Controversial Labor Reversals Overshadow Idle Congress
Originally published: 10.01.11 by Charlie McCrudden
2011: Light on legislation, rich in regulatory activities.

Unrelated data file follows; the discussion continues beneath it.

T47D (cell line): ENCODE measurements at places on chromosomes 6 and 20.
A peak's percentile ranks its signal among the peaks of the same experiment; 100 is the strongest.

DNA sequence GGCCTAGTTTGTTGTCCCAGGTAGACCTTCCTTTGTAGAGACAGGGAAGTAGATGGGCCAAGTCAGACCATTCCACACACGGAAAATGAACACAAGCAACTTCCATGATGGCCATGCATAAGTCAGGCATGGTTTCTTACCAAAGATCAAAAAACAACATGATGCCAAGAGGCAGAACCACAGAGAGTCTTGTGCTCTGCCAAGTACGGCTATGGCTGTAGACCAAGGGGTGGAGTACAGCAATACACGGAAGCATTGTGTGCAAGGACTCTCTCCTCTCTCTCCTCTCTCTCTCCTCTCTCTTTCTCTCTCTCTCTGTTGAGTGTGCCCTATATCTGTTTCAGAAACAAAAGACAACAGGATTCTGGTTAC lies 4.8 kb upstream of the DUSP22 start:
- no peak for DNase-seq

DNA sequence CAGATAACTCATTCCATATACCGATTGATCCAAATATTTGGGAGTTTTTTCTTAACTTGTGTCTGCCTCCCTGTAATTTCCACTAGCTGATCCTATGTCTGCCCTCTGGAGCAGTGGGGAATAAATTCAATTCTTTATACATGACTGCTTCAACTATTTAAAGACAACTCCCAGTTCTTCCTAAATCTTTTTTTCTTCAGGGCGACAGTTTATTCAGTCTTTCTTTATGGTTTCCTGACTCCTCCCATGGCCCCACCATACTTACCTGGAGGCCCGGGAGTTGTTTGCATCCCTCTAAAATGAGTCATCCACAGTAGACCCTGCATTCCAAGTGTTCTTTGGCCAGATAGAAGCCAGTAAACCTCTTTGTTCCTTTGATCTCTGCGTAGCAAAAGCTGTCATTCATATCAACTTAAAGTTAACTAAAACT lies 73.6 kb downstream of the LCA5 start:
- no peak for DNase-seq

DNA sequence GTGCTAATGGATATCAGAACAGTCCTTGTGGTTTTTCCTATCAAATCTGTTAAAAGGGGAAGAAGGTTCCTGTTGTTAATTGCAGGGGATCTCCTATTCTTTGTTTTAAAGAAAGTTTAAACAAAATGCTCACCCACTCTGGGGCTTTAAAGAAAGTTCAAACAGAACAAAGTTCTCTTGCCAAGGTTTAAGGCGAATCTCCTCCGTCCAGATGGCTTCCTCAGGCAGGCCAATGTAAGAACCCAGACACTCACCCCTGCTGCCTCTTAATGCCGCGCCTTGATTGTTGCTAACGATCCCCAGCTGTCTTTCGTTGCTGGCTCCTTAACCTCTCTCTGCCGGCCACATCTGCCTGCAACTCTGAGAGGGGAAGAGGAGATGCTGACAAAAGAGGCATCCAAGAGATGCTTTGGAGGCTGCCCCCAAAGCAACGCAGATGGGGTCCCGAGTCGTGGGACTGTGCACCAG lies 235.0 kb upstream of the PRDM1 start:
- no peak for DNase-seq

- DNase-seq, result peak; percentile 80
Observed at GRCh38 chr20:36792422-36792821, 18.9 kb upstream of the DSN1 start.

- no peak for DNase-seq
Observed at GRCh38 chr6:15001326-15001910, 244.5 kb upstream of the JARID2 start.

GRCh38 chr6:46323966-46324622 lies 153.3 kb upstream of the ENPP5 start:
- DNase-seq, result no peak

This column is intended to provide news and analysis for HVACR contractors from ACCA’s perspective just across the Potomac River from what’s happening in Washington, D.C. I’ve always tried to focus on issues that fly under the radar of the general news media. In most years, those issues would be about policy and spending decisions affecting the industry. But 2011 isn’t most years, and the divided Congress has failed to pass any major energy, tax, or other small-business policy initiatives into law this year. Most of what’s happening is not coming from the Legislative branch. Instead, the HVACR industry and its players have been keeping a close eye on the regulatory agencies that are part of the Executive branch. Don’t for a minute think there’s not a lot of politics when it comes to the rules and regulations that come out of the Dept. of Energy, OSHA, or the EPA. President Obama, as the leader of the federal government, appoints thousands of workers to the federal agencies to carry out his agenda on behalf of his constituency. Recent actions by two federal agencies, the National Labor Relations Board (NLRB) and the Dept. of Labor, have raised eyebrows because of a perceived tilting toward the labor-union agenda. New ‘Labor Poster’ Required If you own a business and have an email account, you’ve probably received dozens of emails alerting you that you need a new “labor poster” because in August, the NLRB finalized a rulemaking that requires most private-sector employers to notify employees of their rights to organize and bargain collectively under the National Labor Relations Act (NLRA). The NLRB has a long-standing policy of not asserting its jurisdiction over very small employers with annual volumes of business too small to have more than a slight effect on interstate commerce. The NLRB’s general jurisdictional standards are industry-specific; and under the retail standard, which applies to employers in home construction, the NLRB will not “take” jurisdiction over any such employer that has a gross annual volume of business of less than $500,000. For businesses within the NLRB jurisdiction, failure to post the notice could be used as evidence in an unfairlabor practices case. Other than a brief mention that employees have the right to refrain from union activities, there is no mention of a right to decertify a union that is in place or how to do so. Organizations representing business interests raised objections to this rule from the day it was proposed back in December 2010. While other federal labor laws include employee notification requirements (the lunch room “labor law posters” that detail minimum wage, Family and Medical Leave Act, etc.), the NLRA as passed by Congress in 1935 and amended several times since has never required notification. Business groups are furious over this new poster requirement. Many have joined a lawsuit recently filed by the National Association of Manufacturers to block the new rule before it goes into effect in November. The suit alleges that the notice is little more than government- mandated advertisements for unions and an infringement on an employer’s private property rights. The suit asserts that the NLRB does not have authority under the NLRA to promulgate a rule requiring placement of the poster in a private business. One reason business groups are so upset is that some conclude that if management unknowingly provides incorrect answers to an employee’s inquiry regarding the notice, that could also constitute an unfair labor practice actionable by the NLRB. Despite the legal challenge, under the new rule, the two-page notice must be in place by Nov. 14, 2011, even if there is no union in that workplace. Proposed Rules Change Elections, Disclosures While the employer-notification rule was finalized in August, another rule still under consideration by the NLRB would accelerate union elections, and one proposed by the Dept. of Labor would change the rules governing management’s activities leading up to a union election. These are also straight off the union wish list. The “Ambush Election” rule would change the election procedures to shorten time between when employees file a petition and the union certification election. The change could mean that union elections occur within 10 days of the petition, instead of the average 38 days. The “Persuader” Rule would significantly curtail what an employer could do or say to its employees between the time of the petition and the union election. The proposed changes mean employers would have to disclose information about any advice provided by law firms, consultants, or trade associations, and the cost to provide that information. Combined, these proposed rules would dramatically decrease the time employers have to speak with their employees about union representation, potentially shortening the entire unionelection process. The rules would effectively block small businesses from obtaining legal and other advice about how to talk to employees during a union-organizing drive. And they may discourage attorneys willing to assist employers because both the client and counsel would have to disclose vast amounts of private financial and other data. Again, business groups in Washington feel these proposals unfairly tip the scale toward union organizers and leave employees without enough information or time to make a real decision in a real election. Rulings Raise Concerns But it’s not just the proposed rules coming from the Obama NLRB that are concerning to a lot of businesses; it’s also the precedent administrative rulings on specific complaints. The most notorious case is the recent action by the NLRB General Counsel accusing aerospace giant Boeing of violating the rights of its employees in Washington state by locating a new aircraft factory in South Carolina. As a remedy, the NLRB is seeking to have Boeing move the jobs to Washington, after the company invested more than $1 billion and hired new workers. A decision by an administrative law judge on this case is expected later this year, followed by a final review by the NLRB. The House of Representatives weighed in on the Boeing case on Sept. 15 when it voted 238-186 in favor of H.R. 2587, the Protecting Jobs from Government Interference Act. Introduced by Rep. Tim Scott of South Carolina, H.R. 2587 prohibits the NLRB from ordering any employer to relocate, shut down, or transfer a business under any circumstance. The fate of the legislation is uncertain in the Senate where Senate Majority Leader Harry Reid (D-Nev.) controls which proposals make it to the floor for a vote. In another case before the NLRB, known around labor law circles as Specialty Healthcare, the NLRB scrapped decades of precedent and adopted a new definition of “employee unit” when determining which employees can join together and vote in a union election. One tactic used by unions to recruit workers is to go after smaller groups of similar employees within a larger workplace, such as cashiers in a retail setting, in order to organize the workforce in batches. The Specialty Healthcare ruling would mean fewer employees would be needed to establish a union in a workplace, and an employer could end up with multiple separate units at one site, forcing them to negotiate a different contract with each union. Unknowns As The Year Ends Finally, one open case before the NLRB that hasn’t received much attention is already causing some employers to change their policies toward allowing charitable organizations to solicit on their premises. The NLRB is considering a new definition for when an employer who provides access to its workplace for charitable organizations and other solicitations has to provide equal access to union solicitations. The line of thinking goes that if a grocery store can allow the Salvation Army to collect donations in the parking lot, then union organizers should have the same access for boycotts or handbilling. The Roundy’s case involves a Midwestern grocery store chain that prohibited the Milwaukee Building and Construction Trades Council, AFL– CIO, from distributing handbills at their stores. If the NLRB lowers the bar so that any solicitation triggers a union right of access, it’s expected that most employers would change their policies in response, and prohibit an employee’s solicitation for things such as sports fundraisers or even Girl Scout cookies. The one wild card in all of this is the make up of the NLRB itself. The Board is made up of five members, but two seats are currently vacant. The Board is able to hear and rule on cases because only three votes are necessary for a quorum. But in December, one of the current Board members, Craig Becker, will have to step down. Becker was a recess appointment by President Obama, and as such, his term expires at the end of the year. That means the Board will be without a quorum at the beginning of 2012, and its caseload will be in limbo. n Charles McCrudden is Vice President/ Government Relations for the Air Conditioning Contractors of America, www.acca.org. He can be reached at email@example.com.